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  • Writer's pictureMatt Powell

Nice Saw….. what else is in your toolkit?

I am not a tradesman…… At best I am a semi-enthusiastic Do-It-Yourself person who is happy to do (some) jobs.

I need to plan and set aside time to thoroughly complete a task. If it is outside my skillset or comfort zone, I value time to think and appraise so that I can try to complete the task myself, or (if the job does not satisfy these criteria) I will seek to employ a trades-person.

I have often compared tools in a toolkit to a student’s repertoire of techniques that they could confidently utilise under different circumstances. Many a time at the dojo I have repeated myself and encouraged the students to develop....

one particular-punch,

one considered block,

one devastating kick

and one (especially) spiteful strike.

I suspect that even the most cautious of DIY person would have the equivalent essentials in their toolkit. A Drill to create holes, a saw to cut wood, a hammer to drive in nails and a screwdriver to assemble or take things apart.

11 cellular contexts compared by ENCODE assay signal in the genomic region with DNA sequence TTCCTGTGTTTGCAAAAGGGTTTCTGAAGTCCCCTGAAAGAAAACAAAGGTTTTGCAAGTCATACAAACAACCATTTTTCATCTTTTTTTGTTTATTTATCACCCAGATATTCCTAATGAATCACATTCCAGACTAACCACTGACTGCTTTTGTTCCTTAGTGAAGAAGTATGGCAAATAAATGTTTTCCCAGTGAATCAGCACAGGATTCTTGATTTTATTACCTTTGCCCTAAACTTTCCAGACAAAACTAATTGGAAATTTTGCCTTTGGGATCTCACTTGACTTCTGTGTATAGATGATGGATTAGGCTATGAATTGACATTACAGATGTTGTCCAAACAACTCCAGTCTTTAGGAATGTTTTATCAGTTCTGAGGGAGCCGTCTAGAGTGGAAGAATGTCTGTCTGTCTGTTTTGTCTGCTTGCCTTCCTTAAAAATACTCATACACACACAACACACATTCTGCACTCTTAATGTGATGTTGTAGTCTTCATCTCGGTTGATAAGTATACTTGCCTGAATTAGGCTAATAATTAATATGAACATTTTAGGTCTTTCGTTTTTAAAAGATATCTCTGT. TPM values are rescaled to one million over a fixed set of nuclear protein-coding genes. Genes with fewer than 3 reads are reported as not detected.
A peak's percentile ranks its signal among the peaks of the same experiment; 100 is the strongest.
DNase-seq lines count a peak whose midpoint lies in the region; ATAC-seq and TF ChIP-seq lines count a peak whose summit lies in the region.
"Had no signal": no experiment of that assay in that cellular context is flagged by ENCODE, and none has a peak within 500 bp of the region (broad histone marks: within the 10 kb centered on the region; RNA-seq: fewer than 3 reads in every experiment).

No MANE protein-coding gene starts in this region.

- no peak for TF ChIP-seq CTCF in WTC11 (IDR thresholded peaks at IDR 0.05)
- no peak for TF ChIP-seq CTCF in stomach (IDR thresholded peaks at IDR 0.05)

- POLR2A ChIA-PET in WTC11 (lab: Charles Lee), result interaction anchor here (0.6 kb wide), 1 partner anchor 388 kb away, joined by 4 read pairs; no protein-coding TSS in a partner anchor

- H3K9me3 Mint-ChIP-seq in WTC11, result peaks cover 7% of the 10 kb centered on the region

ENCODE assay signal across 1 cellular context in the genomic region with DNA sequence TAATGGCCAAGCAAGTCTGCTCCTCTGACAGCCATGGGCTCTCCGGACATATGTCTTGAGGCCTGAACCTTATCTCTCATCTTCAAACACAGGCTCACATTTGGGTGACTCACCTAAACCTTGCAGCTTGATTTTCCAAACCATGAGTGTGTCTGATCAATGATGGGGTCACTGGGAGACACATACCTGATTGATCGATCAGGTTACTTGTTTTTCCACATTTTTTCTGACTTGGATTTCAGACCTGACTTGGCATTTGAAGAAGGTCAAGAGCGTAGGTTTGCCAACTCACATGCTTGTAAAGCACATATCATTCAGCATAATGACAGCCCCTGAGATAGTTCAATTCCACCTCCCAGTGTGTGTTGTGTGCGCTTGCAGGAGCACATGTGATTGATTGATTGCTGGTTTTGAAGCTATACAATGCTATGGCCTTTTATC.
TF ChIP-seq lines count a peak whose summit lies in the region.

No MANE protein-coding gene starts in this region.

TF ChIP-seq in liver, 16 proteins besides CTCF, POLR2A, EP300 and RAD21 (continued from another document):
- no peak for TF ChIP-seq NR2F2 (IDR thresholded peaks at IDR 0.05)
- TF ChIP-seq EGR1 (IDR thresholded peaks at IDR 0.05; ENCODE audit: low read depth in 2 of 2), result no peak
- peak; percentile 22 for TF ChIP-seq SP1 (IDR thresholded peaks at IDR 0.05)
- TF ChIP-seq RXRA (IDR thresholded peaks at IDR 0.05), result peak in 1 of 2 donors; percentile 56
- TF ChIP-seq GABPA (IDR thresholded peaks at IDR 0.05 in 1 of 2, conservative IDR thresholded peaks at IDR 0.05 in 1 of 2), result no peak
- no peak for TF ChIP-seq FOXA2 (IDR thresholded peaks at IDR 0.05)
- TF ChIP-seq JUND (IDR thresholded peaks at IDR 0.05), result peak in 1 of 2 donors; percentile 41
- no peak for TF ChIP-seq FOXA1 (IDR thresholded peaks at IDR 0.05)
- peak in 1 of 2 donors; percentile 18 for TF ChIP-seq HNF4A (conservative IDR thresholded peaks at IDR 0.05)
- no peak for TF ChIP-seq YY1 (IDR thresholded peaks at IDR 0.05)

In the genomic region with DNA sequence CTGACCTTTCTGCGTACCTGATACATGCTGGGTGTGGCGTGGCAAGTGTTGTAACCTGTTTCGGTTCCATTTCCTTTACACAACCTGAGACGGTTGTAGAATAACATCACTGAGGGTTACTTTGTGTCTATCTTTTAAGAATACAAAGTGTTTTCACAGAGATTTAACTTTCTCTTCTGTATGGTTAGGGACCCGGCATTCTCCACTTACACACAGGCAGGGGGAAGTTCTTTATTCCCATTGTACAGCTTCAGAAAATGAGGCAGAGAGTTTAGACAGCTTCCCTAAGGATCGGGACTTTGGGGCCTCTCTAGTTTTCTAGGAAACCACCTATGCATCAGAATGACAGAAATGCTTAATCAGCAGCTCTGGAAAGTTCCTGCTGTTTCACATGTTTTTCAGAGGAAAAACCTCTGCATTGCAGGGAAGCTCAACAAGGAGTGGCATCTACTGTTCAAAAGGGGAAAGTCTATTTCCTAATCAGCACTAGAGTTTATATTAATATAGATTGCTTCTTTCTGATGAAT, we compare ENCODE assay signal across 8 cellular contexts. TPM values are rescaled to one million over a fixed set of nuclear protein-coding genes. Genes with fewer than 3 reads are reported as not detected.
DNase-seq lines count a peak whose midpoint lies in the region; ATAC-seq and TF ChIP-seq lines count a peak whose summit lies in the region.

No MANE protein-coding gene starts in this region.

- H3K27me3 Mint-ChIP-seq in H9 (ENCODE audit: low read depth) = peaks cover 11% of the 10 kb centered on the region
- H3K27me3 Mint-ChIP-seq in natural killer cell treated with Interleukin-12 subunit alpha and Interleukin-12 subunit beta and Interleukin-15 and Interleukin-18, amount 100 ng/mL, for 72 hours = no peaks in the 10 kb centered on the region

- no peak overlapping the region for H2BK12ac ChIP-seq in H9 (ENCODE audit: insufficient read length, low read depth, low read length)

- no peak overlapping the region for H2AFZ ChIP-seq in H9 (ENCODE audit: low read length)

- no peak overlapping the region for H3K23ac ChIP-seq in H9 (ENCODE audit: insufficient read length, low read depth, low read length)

Some people may never use these, others may get them out once-in-a-while. Regardless, it is comforting to know these tools are there ‘just in case’.

As I review Social Media and other online resource, I find it fascinating that so much content exists on Karate. Numerous videos, articles, books, and debates are available on nuance and emphasis for particular-techniques, postures, and movements.

I think it is a little overwhelming and for most students unnecessary.

Many people (myself included) started karate with a desire to be able to defend themselves. I discovered that to be able to effectively do so I needed a basic karate ‘tool-kit’ of techniques. Over time I have complimented these by developing my attitude, confidence, and timing. I have also worked on my familiarity with distance.

I have chosen to face my personal battle with the Lockdown restrictions by concentrating on these fundamental tools I have in my Karate toolkit. After all, regardless of prowess, skill or experience a skilled tradesperson will often reach for the same tools as you or I.

The difference is the finesse, confidence and experience they employ when they use them!

For those of you who simply desire the ability to defend yourselves effectively, I would encourage you to adopt a similar strategy to your training.

Please remember that it matters little how expensive or sophisticated their tools are, even for the most skilled expert.....................

When the power runs-out their tools do not work!

Keep your energy levels high, fuel up and be honest with yourselves about your fitness.

Are you charged fully and are you able to complete the job?

If so...............the answer is simple.

Get training and sharpen your tools!

otherwise you will be relying on others to do the job for you!

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